Table 3: WinoMT Gender Evaluation for four language pairs. Acc.(% of instances the translation had the correct gender)(the higher the better) notes difference in F1 score between masculine and feminine sentences (the higher the worse) and notes difference in accuracy between pro/anti stereotypical sentences (the higher the worse) .

Gender Bias Evaluation in ASR: ASR systems contain gender biases, e.g., they perform better for male than female speakers [27]. However, gender bias associated with the context has not been studied in ASR yet, and WinoST allows this analysis. We may expect that ASR is less prone to show gender bias in contextual patterns because of the nature of the task, which inherently combines the purpose of acoustic and language modeling. The acoustic part does not consider long context information, but it tends to benefit from local context information [25]. However, the language modeling part takes into consideration the long-range context, and thus it may induce bias [7].

When using WinoST for ASR Gender Bias Evaluation, we need to distinguish between the transcription errors related to gender, from the ones that are not. In this sense, we computed the global accuracy in WinoST for the ASR best system in table 2, en-fr, and got a accuracy. However, this global accuracy includes misspelled professions. Discarding these misspelling errors, we obtained a accuracy predicting pronouns, showing that the amount of gender bias at the context level is quite low in ASR.

7 Conclusions

This paper presents a new freely available challenge set for evaluating gender bias in ST. This challenge set, WinoST, can benefit from the evaluation protocol which is widely used for MT. Our set is only based on evaluating systems in the utterance content, where information of gender is extracted from the context and not from the audio signal.

We used a state-of-the-art end-to-end ST system and evaluated their accuracy in terms of gender bias with this new challenge set. Results show that gender accuracy is much lower for ST than for MT, but we have to take into account that ST has also a lower quality than MT. Finally, we show that ASR can exhibit gender bias at the contextual-level.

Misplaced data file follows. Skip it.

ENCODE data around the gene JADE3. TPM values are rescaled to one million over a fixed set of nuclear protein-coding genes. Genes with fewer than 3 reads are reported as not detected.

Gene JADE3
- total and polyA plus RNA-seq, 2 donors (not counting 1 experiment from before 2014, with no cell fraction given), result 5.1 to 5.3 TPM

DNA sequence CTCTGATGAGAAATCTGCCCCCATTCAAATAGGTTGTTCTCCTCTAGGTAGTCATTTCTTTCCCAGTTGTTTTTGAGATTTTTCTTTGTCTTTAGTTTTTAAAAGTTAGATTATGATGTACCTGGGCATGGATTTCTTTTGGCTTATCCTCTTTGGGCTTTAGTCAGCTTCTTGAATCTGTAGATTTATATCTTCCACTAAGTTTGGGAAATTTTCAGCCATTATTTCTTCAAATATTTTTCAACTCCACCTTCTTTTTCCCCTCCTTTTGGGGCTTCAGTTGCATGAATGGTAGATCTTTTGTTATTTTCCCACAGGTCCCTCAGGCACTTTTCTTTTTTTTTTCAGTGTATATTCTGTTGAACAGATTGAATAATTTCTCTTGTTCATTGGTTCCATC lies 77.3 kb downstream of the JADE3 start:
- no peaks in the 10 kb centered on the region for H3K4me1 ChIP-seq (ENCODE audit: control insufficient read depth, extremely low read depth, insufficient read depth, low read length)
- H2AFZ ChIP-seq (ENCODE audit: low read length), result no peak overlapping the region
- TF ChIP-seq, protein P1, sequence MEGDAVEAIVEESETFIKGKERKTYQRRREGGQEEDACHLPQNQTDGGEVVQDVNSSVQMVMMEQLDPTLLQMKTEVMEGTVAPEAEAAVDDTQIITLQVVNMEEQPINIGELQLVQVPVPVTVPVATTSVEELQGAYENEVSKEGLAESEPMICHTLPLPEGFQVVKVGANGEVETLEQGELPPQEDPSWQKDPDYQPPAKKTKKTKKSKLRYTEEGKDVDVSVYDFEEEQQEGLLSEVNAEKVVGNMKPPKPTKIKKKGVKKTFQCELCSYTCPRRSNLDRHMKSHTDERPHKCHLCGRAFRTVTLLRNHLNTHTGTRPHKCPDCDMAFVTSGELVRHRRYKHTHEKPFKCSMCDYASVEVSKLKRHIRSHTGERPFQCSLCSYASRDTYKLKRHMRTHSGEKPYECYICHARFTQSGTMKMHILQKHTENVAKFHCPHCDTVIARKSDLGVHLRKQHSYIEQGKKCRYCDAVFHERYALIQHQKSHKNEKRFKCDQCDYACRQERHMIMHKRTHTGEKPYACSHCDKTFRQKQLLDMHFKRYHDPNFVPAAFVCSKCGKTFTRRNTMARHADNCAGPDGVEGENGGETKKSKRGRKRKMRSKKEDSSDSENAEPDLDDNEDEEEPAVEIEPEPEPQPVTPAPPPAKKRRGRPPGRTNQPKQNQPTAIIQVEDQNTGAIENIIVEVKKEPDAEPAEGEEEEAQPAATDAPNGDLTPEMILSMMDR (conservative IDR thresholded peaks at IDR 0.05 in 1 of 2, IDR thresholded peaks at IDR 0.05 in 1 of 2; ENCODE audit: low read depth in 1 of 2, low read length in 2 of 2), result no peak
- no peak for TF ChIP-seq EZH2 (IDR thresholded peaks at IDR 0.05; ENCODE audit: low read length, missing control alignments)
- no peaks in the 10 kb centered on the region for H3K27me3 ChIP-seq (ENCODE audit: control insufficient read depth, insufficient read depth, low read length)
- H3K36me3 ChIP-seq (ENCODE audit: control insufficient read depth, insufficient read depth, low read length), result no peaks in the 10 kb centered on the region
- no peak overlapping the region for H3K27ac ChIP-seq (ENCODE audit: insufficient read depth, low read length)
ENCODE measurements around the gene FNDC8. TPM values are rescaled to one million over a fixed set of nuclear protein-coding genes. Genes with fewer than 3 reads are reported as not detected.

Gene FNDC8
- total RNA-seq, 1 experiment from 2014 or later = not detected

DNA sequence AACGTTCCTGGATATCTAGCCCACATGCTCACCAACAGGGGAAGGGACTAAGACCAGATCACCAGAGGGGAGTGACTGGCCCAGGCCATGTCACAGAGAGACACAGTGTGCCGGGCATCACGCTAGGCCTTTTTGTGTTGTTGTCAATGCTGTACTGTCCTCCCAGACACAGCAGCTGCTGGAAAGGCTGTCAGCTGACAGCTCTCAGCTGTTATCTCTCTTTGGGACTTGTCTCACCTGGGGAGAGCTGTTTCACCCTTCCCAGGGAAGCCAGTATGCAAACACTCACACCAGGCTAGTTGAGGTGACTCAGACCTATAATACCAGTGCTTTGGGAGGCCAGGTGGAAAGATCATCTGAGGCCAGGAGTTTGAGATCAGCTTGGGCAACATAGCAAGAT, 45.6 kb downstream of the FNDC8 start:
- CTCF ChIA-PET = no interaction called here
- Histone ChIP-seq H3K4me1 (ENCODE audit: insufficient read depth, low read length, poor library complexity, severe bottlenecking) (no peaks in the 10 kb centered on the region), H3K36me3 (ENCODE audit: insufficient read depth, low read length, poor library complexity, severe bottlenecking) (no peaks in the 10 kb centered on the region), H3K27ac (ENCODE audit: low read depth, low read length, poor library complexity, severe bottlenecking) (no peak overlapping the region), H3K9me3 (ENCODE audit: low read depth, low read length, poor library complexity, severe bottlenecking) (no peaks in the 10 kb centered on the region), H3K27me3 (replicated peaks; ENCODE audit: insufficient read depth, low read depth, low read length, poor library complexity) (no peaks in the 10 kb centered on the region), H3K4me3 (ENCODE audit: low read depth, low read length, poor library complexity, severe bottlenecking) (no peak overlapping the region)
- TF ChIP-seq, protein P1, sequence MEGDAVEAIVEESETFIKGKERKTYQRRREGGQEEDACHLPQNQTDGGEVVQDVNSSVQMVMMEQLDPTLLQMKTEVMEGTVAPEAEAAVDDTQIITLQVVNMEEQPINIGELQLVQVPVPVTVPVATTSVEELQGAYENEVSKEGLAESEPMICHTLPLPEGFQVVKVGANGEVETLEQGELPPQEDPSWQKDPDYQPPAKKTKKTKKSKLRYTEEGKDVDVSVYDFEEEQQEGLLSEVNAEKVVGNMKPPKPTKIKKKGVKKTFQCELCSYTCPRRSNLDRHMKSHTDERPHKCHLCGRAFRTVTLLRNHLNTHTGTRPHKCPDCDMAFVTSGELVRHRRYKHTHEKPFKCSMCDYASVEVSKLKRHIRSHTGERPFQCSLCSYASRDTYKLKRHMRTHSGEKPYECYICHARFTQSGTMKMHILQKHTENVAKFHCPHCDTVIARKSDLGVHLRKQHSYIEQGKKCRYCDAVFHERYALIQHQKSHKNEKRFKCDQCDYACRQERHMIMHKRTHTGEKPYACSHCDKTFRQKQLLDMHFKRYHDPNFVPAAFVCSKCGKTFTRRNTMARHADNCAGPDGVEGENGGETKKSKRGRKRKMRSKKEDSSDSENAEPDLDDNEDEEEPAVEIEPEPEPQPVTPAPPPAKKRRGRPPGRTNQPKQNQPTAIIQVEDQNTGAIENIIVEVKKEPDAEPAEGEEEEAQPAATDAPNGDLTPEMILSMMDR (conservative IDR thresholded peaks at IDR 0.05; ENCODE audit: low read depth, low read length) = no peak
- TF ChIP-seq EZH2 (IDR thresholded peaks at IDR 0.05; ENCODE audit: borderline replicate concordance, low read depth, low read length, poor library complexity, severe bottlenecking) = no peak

WinoST shares similar limitations as WinoMT, which is the fact of using a synthetic challenge set. Having a synthetic set is positive because of providing a controlled evaluation, and also it is negative because we might be introducing some artificial biases. Therefore, further work could find in the wild transcriptions (with parallel speech utterances) that hold the valuable patterns designed in WinoMT.


  1. thanks: This project is supported in part by the Catalan Agency for Management of University and Research Grants (AGAUR) through the FI PhD Scholarship. This work also is supported in part by the Spanish Ministerio de Ciencia e Innovación, the European Regional Development Fund, the Agencia Estatal de Investigación through the postdoctoral senior grant Ramón y Cajal and the projects EUR2019-103819, PCIN-2017-079 and PID2019-107579RB-I00 / AEI / 10.13039/501100011033.
    ©2020 IEEE. Personal use of this material is permitted. Permission from IEEE must be obtained for all other uses, in any current or future media, including reprinting/republishing this material for advertising or promotional purposes, creating new collective works, for resale or redistribution to servers or lists, or reuse of any copyrighted component of this work in other works.
  2. Freely available in Zenodo (10.5281/zenodo.4139080)
  3. https://genderbiasnlp.talp.cat/gebnlp2020/how-to-write-a-bias-statement/
  4. https://github.com/gabrielStanovsky/mt_gender/blob/master/LICENSE
  5. https://github.com/neulab/xnmt
  6. https://github.com/moses-smt/mosesdecoder